artoftheautomobile:

McLaren P1

artoftheautomobile:

McLaren P1

thelovelyseas:

These jellyfish (Mastigias sp.) inhabit a saltwater lake, and are effectively cut off from the sea. They have lost the ability to sting, and obtain all or most of their nutrition from symbiotic algae living within their tissues. (Palau, Micronesia) by David Hall

loveknowsnodistancee:

∞Relationship Blog!∞

My wish is to travel through this life, experiencing adventures, and making beautiful memories. One day at the end you’re the last person I want to see before I go. That is how much I love you.

loveknowsnodistancee:

∞Relationship Blog!∞

My wish is to travel through this life, experiencing adventures, and making beautiful memories. One day at the end you’re the last person I want to see before I go. That is how much I love you.

thelovelyseas:

Tiger shark, Galeocerdo cuvier, Bahamas by David Hall

thelovelyseas:

Tiger shark, Galeocerdo cuvier, Bahamas by David Hall

spaceplasma:

Suppose you had a single hydrogen atom and at a particular instant plotted the position of its electron. Soon afterwards, you do the same thing, and find that it is in a new position. You have no idea how it got from the first place to the second. You keep on doing this over and over again, and gradually build up a sort of 3D map of the places that the electron is likely to be found.
The Heisenberg Uncertainty Principle  says - loosely - that you can’t know with certainty both where an electron is and where it’s going next. That makes it impossible to plot an orbit for an electron around a nucleus, but we have a mathematical function that describes the wave-like behavior of either one electron or a pair of electrons in an atom. This function can be used to calculate the probability of finding any electron of an atom in any specific region around the atom’s nucleus.
In the hydrogen case, the electron can be found anywhere within a spherical space surrounding the nucleus. Such a region of space is called an orbital. Orbits and orbitals sound similar, but they have quite different meanings. It is essential that you understand the difference between them. You can think of an orbital as being the region of space in which the electron lives. The GIF animation shows the probability densities for the electron of a hydrogen atom in different quantum states. These orbitals form an orthonormal basis for the wave function of the electron. These shapes are intended to describe the angular forms of regions in space where the electrons occupying the orbital are likely to be found.

spaceplasma:

Suppose you had a single hydrogen atom and at a particular instant plotted the position of its electron. Soon afterwards, you do the same thing, and find that it is in a new position. You have no idea how it got from the first place to the second. You keep on doing this over and over again, and gradually build up a sort of 3D map of the places that the electron is likely to be found.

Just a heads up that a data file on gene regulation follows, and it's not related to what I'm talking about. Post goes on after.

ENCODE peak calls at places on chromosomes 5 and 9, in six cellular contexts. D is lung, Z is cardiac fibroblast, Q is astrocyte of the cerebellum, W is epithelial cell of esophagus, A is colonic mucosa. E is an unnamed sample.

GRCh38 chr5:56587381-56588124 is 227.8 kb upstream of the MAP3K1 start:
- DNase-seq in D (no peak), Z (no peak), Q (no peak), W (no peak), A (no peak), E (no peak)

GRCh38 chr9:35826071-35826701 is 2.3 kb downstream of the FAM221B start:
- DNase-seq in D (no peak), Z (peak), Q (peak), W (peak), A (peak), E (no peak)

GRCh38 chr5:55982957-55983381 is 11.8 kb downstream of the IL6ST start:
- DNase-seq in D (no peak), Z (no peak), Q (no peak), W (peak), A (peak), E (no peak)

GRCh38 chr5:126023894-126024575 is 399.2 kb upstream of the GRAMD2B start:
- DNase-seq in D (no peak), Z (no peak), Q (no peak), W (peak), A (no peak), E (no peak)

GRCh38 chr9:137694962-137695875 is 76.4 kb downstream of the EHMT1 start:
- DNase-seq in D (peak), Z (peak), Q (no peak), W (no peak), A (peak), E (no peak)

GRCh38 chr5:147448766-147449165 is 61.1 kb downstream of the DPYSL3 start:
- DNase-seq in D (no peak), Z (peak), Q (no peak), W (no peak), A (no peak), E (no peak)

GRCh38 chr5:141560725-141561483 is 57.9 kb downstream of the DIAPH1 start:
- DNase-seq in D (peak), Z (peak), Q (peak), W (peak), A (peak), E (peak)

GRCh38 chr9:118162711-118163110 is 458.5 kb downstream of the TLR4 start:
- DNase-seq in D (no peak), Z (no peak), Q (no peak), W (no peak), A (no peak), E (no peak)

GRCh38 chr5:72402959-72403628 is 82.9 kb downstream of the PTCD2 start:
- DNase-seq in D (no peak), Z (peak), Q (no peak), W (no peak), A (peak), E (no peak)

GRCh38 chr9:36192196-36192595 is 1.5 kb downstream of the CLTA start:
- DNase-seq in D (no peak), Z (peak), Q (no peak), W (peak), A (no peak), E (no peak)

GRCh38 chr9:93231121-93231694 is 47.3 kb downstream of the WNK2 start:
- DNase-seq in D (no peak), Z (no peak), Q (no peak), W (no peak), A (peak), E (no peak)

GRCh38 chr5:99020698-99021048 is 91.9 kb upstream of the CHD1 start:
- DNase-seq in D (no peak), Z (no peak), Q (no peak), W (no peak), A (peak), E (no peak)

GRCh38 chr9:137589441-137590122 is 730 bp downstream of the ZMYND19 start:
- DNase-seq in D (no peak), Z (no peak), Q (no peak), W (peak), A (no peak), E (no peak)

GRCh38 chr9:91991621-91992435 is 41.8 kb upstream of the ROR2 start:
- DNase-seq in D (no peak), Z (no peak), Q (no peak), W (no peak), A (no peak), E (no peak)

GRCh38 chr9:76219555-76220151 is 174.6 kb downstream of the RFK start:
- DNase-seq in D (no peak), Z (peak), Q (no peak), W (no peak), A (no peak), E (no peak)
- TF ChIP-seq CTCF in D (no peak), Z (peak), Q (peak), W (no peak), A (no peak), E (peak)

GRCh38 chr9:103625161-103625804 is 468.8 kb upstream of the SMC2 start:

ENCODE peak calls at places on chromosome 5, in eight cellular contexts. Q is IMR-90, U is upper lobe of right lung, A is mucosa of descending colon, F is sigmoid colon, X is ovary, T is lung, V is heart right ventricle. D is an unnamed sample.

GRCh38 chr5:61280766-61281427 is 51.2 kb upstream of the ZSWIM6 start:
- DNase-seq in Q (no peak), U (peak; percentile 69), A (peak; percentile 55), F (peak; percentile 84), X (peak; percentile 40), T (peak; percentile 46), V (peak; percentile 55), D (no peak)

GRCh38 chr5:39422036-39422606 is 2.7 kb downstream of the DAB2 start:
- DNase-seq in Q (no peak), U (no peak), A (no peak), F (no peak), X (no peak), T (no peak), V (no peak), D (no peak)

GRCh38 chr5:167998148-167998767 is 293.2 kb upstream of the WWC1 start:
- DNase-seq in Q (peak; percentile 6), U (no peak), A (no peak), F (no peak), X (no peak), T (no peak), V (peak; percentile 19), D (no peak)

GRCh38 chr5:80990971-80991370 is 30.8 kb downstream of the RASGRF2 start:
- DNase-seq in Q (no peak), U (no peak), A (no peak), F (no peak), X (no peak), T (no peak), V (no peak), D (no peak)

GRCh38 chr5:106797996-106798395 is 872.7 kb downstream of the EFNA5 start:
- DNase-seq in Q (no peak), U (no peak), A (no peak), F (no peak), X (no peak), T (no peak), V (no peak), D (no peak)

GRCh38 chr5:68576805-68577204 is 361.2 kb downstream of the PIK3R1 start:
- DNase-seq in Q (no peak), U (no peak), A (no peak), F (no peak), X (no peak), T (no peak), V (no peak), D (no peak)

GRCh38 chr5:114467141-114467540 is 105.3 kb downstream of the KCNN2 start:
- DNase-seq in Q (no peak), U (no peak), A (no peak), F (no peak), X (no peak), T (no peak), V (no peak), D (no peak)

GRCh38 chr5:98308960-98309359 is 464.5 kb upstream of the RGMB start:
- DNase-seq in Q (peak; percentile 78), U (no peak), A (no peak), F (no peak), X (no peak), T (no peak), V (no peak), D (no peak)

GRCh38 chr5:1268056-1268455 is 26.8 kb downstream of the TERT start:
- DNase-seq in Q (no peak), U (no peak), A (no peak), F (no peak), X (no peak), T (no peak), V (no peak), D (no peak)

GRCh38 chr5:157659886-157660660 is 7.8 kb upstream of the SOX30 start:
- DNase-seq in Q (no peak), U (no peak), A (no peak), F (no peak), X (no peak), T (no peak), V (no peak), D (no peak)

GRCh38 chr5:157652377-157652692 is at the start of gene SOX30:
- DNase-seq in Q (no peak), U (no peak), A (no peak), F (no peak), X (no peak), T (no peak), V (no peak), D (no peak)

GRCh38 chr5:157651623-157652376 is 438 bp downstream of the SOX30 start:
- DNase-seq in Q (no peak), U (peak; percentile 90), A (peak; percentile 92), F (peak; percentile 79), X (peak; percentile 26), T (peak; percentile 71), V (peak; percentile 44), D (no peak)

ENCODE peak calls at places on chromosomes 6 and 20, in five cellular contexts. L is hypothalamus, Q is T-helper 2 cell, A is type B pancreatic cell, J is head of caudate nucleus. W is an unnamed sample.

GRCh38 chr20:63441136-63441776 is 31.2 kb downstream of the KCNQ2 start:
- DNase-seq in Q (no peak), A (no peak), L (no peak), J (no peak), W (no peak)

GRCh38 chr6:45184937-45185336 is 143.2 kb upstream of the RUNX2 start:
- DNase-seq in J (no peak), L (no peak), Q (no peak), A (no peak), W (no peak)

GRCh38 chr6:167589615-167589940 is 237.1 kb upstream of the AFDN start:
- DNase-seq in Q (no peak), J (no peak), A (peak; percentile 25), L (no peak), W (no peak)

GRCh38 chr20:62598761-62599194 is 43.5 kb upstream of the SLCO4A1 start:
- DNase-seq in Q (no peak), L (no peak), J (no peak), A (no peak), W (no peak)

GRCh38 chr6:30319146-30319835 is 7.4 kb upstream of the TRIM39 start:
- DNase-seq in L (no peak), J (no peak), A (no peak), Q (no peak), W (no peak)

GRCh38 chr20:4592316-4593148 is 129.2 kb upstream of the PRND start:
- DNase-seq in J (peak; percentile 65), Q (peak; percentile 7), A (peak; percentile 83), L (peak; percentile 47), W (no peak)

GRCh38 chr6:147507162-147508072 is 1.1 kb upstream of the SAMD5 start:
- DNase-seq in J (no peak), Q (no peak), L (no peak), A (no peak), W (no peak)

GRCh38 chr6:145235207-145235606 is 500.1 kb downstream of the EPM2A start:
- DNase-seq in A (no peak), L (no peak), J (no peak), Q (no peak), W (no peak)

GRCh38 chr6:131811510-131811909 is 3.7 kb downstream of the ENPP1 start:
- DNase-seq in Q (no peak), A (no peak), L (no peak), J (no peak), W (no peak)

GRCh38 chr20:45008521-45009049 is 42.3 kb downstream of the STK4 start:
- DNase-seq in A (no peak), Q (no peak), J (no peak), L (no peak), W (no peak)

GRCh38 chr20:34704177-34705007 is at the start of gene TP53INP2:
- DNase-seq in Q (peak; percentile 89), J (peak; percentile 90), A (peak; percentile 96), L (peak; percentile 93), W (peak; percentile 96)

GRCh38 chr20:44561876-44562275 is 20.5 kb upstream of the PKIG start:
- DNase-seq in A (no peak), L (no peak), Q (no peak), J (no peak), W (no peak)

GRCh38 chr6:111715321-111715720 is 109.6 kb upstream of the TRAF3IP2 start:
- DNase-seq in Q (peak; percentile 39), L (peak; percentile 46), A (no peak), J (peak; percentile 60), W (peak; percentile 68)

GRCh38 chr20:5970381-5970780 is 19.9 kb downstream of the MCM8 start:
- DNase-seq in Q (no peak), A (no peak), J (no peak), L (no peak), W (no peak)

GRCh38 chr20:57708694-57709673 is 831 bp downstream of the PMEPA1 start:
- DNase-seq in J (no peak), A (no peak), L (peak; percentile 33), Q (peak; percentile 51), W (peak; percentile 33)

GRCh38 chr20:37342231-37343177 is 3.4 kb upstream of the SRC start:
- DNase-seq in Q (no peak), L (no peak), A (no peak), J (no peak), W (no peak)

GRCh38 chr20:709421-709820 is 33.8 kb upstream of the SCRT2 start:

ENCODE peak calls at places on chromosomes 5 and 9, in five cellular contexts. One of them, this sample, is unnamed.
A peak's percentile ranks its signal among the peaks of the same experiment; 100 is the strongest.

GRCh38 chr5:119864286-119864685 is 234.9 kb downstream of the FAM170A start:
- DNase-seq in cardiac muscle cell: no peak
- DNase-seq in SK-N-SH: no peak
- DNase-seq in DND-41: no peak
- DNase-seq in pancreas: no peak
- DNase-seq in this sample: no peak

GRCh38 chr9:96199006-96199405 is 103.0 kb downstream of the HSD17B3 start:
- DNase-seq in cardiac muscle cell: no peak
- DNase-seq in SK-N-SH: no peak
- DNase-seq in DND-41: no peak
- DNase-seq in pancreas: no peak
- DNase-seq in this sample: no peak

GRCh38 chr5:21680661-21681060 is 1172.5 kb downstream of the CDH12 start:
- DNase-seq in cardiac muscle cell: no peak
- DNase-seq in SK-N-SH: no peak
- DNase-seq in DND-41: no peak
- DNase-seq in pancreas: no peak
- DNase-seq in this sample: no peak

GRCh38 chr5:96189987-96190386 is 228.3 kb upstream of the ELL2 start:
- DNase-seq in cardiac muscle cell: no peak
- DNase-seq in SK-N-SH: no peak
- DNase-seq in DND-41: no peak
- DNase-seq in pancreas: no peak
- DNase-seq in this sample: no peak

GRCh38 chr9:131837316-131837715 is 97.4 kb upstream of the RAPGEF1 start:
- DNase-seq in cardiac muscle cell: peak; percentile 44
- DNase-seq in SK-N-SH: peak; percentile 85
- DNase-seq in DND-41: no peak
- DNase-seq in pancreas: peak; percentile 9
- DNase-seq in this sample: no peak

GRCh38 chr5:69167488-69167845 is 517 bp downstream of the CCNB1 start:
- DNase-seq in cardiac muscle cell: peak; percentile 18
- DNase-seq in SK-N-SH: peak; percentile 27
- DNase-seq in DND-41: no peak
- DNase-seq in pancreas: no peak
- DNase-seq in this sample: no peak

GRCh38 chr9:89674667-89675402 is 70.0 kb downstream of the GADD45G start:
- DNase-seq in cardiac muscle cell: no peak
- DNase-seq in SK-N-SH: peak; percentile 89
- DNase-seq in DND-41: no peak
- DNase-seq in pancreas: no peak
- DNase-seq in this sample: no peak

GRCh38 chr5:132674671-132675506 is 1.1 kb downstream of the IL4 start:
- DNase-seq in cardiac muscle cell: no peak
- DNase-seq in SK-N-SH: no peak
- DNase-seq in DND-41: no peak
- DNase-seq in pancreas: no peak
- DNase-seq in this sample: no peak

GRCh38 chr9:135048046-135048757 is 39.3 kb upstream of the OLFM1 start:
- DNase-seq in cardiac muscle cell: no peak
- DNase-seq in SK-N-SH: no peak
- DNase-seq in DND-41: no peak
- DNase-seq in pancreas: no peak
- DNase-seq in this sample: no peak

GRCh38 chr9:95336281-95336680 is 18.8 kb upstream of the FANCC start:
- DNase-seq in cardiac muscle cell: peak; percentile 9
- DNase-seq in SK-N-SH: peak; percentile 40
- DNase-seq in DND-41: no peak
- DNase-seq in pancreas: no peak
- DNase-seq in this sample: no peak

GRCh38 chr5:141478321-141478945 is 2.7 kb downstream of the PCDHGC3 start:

The Heisenberg Uncertainty Principle  says - loosely - that you can’t know with certainty both where an electron is and where it’s going next. That makes it impossible to plot an orbit for an electron around a nucleus, but we have a mathematical function that describes the wave-like behavior of either one electron or a pair of electrons in an atom. This function can be used to calculate the probability of finding any electron of an atom in any specific region around the atom’s nucleus.

In the hydrogen case, the electron can be found anywhere within a spherical space surrounding the nucleus. Such a region of space is called an orbital. Orbits and orbitals sound similar, but they have quite different meanings. It is essential that you understand the difference between them. You can think of an orbital as being the region of space in which the electron lives. The GIF animation shows the probability densities for the electron of a hydrogen atom in different quantum states. These orbitals form an orthonormal basis for the wave function of the electron. These shapes are intended to describe the angular forms of regions in space where the electrons occupying the orbital are likely to be found.

brutalgeneration:

The Milkyway and a faint aurora over Sørtinden in Tromvik (by John A.Hemmingsen)

brutalgeneration:

The Milkyway and a faint aurora over Sørtinden in Tromvik (by John A.Hemmingsen)

nevver:

Face in the crowd, John Hallmén

Please

Please

kqedscience:

New Fossil Takes A Bite Out Of Theory That Sharks Barely Evolved
“Sharks have looked more or less the same for hundreds of millions of years. But a newly discovered fossil suggests that under the hood, a modern shark is very different from its ancient ancestors.
The finding, published in the journal Nature, strongly implies that sharks are not the “living fossils” many paleontologists once thought they were. “They have evolved through time to improve upon the basic model,” says John Maisey, a paleontologist at the American Museum of Natural History who helped identify the fossil.”
Learn more from npr: http://goo.gl/yKYFCv

kqedscience:

New Fossil Takes A Bite Out Of Theory That Sharks Barely Evolved

Sharks have looked more or less the same for hundreds of millions of years. But a newly discovered fossil suggests that under the hood, a modern shark is very different from its ancient ancestors.

The finding, published in the journal Nature, strongly implies that sharks are not the “living fossils” many paleontologists once thought they were. “They have evolved through time to improve upon the basic model,” says John Maisey, a paleontologist at the American Museum of Natural History who helped identify the fossil.”

Learn more from nprhttp://goo.gl/yKYFCv